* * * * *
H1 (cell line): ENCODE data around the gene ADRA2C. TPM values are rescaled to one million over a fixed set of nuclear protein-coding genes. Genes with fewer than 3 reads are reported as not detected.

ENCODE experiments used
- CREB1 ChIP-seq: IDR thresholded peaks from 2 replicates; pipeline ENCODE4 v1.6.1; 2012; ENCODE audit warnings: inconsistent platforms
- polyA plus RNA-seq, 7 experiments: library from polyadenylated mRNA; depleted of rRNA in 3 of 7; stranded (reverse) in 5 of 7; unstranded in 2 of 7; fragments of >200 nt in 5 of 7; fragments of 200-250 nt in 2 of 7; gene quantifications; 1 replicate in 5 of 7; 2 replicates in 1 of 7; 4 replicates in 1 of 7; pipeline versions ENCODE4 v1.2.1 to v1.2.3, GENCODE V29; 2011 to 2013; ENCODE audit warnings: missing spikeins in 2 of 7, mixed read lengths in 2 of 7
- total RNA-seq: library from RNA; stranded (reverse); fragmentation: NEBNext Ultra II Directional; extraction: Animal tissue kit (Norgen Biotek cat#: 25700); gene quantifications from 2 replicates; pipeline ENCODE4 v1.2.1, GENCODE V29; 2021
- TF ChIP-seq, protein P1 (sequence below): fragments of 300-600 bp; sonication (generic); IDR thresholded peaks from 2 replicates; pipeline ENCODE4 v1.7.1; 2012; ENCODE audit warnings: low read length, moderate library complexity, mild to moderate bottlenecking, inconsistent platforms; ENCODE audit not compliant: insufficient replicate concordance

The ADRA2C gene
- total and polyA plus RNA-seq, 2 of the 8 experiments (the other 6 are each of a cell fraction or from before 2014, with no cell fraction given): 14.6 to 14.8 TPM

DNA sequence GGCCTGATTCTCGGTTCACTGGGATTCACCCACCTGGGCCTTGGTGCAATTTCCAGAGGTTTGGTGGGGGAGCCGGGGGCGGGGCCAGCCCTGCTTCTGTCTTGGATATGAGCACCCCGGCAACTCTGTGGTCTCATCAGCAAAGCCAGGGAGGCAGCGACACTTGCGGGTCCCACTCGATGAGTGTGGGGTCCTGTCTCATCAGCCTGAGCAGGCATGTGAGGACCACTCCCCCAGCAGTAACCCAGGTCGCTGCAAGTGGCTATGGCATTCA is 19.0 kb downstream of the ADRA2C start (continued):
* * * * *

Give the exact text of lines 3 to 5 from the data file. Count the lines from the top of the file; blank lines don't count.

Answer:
- CREB1 ChIP-seq: IDR thresholded peaks from 2 replicates; pipeline ENCODE4 v1.6.1; 2012; ENCODE audit warnings: inconsistent platforms
- polyA plus RNA-seq, 7 experiments: library from polyadenylated mRNA; depleted of rRNA in 3 of 7; stranded (reverse) in 5 of 7; unstranded in 2 of 7; fragments of >200 nt in 5 of 7; fragments of 200-250 nt in 2 of 7; gene quantifications; 1 replicate in 5 of 7; 2 replicates in 1 of 7; 4 replicates in 1 of 7; pipeline versions ENCODE4 v1.2.1 to v1.2.3, GENCODE V29; 2011 to 2013; ENCODE audit warnings: missing spikeins in 2 of 7, mixed read lengths in 2 of 7
- total RNA-seq: library from RNA; stranded (reverse); fragmentation: NEBNext Ultra II Directional; extraction: Animal tissue kit (Norgen Biotek cat#: 25700); gene quantifications from 2 replicates; pipeline ENCODE4 v1.2.1, GENCODE V29; 2021